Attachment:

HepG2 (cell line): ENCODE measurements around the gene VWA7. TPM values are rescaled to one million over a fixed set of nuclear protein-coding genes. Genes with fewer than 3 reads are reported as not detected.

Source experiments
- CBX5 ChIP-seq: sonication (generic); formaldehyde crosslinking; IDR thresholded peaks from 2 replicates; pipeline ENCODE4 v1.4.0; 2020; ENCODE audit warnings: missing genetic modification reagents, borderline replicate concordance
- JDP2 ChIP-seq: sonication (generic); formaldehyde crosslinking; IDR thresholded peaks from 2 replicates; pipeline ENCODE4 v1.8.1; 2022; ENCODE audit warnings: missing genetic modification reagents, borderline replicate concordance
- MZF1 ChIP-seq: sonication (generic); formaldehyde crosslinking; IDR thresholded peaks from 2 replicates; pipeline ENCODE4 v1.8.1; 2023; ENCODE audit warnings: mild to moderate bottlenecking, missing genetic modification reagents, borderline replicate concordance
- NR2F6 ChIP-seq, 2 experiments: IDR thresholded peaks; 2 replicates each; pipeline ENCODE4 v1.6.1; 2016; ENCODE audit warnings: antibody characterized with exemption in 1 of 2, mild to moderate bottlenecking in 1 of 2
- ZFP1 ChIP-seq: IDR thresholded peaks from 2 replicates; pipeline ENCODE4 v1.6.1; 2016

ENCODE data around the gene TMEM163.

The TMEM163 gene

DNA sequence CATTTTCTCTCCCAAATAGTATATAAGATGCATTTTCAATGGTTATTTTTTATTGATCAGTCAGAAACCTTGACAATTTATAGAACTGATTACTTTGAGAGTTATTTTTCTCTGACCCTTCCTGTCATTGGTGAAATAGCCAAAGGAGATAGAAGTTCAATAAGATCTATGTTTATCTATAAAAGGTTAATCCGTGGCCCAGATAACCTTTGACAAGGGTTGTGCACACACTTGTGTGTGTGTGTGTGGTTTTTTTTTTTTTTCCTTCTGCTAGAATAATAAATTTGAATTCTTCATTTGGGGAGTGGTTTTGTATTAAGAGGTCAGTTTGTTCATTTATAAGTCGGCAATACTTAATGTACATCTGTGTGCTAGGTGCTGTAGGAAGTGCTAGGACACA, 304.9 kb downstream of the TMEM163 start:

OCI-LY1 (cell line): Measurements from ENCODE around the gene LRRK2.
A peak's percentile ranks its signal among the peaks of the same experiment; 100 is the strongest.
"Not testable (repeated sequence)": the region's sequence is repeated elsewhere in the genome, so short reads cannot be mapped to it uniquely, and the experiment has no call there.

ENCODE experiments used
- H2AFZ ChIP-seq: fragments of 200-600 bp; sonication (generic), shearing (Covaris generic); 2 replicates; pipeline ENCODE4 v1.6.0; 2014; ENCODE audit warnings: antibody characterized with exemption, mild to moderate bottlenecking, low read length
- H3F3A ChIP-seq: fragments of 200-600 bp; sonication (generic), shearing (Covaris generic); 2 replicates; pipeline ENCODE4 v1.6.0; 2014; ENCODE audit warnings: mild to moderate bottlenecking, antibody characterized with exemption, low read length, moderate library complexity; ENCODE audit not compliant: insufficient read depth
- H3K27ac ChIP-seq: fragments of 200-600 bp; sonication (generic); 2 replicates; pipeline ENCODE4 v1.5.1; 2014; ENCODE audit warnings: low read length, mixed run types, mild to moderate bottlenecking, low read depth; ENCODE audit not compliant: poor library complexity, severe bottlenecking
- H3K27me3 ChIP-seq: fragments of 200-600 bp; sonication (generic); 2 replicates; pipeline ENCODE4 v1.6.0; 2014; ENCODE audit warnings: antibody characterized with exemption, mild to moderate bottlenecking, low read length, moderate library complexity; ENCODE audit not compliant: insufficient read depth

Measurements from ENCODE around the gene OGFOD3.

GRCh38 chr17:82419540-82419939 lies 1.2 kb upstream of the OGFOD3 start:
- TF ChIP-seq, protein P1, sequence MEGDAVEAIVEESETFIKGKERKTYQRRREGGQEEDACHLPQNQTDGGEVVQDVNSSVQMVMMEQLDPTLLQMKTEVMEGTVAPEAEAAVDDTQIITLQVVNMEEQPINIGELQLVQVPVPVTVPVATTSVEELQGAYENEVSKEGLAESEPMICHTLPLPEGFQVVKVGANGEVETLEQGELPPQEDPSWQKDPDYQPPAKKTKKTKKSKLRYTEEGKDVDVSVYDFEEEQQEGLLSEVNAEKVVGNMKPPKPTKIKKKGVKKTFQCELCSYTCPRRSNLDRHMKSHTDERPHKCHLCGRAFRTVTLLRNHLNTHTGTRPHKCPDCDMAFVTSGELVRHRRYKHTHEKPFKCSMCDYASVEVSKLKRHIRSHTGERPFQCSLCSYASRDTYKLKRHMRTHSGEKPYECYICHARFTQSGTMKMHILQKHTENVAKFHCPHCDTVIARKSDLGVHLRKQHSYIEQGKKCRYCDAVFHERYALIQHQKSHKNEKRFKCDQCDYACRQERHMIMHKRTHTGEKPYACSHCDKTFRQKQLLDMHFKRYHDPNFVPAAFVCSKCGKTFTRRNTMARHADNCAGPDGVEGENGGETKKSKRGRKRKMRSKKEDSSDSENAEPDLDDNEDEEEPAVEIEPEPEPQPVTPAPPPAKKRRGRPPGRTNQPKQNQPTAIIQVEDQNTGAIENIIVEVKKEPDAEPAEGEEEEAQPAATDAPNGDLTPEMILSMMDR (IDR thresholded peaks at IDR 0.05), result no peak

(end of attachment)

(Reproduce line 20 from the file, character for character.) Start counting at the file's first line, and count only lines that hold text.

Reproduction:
GRCh38 chr17:82419540-82419939 lies 1.2 kb upstream of the OGFOD3 start: